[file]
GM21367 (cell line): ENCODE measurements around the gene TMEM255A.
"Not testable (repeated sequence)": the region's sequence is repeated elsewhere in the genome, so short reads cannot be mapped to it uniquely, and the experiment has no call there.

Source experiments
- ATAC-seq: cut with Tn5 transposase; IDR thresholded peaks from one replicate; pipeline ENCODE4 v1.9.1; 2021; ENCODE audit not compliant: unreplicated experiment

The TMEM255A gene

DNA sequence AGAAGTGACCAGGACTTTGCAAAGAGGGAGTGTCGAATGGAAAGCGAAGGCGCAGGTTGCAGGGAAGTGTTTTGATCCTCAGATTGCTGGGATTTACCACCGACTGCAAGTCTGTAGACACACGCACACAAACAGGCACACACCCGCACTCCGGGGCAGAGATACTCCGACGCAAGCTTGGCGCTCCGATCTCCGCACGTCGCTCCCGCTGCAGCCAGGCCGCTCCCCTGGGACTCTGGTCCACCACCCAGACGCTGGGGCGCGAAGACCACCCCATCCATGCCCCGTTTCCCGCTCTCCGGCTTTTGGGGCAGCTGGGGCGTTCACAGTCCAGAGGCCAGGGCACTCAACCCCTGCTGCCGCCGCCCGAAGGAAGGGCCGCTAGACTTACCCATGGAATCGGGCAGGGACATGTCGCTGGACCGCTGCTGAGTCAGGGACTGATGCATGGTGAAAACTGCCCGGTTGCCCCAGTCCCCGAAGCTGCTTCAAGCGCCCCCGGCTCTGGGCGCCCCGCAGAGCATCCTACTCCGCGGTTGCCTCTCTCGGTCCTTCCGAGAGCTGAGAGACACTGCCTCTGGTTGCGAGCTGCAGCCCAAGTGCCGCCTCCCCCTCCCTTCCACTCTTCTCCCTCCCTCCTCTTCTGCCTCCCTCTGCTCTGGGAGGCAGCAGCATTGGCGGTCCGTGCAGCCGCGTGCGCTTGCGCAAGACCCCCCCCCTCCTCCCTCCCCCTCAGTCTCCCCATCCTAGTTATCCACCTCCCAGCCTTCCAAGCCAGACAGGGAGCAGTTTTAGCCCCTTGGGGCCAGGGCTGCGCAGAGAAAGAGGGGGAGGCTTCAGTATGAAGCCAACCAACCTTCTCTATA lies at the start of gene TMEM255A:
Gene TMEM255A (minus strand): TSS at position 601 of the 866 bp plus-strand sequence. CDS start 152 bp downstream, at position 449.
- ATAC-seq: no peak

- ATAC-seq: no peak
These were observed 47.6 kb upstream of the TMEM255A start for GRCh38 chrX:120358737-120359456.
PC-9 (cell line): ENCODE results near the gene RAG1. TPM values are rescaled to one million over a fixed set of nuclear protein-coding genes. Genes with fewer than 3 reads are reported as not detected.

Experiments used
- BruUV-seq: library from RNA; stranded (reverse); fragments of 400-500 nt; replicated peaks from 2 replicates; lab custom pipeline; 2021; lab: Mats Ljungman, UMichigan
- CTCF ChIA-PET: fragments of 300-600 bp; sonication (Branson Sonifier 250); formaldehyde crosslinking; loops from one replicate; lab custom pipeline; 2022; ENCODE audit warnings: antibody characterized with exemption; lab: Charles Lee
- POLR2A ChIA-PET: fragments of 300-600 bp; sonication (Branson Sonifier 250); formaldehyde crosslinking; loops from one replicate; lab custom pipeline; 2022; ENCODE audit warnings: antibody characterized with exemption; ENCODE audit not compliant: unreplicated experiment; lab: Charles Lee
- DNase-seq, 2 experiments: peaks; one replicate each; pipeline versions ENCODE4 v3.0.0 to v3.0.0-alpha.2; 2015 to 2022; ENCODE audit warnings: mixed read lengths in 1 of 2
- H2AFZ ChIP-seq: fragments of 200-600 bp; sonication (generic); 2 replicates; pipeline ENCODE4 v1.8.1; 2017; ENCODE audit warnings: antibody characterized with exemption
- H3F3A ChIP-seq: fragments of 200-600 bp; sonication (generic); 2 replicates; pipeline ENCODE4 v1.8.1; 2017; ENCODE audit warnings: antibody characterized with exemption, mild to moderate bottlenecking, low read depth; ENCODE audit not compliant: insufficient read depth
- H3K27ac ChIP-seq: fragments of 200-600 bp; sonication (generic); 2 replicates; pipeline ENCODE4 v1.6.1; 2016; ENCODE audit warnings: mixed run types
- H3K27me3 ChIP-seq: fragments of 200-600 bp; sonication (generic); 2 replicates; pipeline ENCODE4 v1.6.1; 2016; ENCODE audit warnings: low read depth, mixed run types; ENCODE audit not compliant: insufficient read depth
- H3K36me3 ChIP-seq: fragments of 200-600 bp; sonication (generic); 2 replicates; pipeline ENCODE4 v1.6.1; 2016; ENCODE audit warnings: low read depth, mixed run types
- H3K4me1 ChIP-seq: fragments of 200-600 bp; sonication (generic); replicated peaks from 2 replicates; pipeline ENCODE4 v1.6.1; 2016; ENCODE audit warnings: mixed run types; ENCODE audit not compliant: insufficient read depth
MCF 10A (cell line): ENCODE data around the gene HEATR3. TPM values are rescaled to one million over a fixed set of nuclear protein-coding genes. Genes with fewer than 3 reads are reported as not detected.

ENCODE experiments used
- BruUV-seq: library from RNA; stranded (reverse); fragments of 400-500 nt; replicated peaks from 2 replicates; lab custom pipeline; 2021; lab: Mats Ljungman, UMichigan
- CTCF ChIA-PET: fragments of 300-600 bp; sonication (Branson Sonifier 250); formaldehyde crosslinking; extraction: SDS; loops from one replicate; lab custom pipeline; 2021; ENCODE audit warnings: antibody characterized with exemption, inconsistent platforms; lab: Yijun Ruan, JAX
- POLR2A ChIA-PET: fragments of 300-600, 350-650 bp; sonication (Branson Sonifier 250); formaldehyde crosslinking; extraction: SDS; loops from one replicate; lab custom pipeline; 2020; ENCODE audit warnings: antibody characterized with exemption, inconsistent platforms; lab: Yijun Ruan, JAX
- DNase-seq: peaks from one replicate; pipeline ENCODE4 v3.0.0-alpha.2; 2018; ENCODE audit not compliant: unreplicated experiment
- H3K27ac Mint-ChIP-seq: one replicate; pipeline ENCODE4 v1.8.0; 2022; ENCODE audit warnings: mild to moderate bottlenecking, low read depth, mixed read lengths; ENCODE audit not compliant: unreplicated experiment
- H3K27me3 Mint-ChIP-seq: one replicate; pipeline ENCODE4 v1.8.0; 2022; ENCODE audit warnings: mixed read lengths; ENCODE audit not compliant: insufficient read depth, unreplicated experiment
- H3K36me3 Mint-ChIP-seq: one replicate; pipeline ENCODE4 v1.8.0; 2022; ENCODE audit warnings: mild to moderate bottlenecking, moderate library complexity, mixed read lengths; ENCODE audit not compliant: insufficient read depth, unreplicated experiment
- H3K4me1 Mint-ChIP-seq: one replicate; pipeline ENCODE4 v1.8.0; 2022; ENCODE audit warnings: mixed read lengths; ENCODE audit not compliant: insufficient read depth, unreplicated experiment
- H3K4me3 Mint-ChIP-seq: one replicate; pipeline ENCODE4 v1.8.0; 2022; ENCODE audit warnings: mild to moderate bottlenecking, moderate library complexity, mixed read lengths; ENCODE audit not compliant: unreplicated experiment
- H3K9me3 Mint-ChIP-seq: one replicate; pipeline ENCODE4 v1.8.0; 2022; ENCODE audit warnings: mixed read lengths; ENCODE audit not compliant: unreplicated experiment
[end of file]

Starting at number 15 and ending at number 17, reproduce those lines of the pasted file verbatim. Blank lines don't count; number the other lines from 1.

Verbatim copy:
- POLR2A ChIA-PET: fragments of 300-600 bp; sonication (Branson Sonifier 250); formaldehyde crosslinking; loops from one replicate; lab custom pipeline; 2022; ENCODE audit warnings: antibody characterized with exemption; ENCODE audit not compliant: unreplicated experiment; lab: Charles Lee
- DNase-seq, 2 experiments: peaks; one replicate each; pipeline versions ENCODE4 v3.0.0 to v3.0.0-alpha.2; 2015 to 2022; ENCODE audit warnings: mixed read lengths in 1 of 2
- H2AFZ ChIP-seq: fragments of 200-600 bp; sonication (generic); 2 replicates; pipeline ENCODE4 v1.8.1; 2017; ENCODE audit warnings: antibody characterized with exemption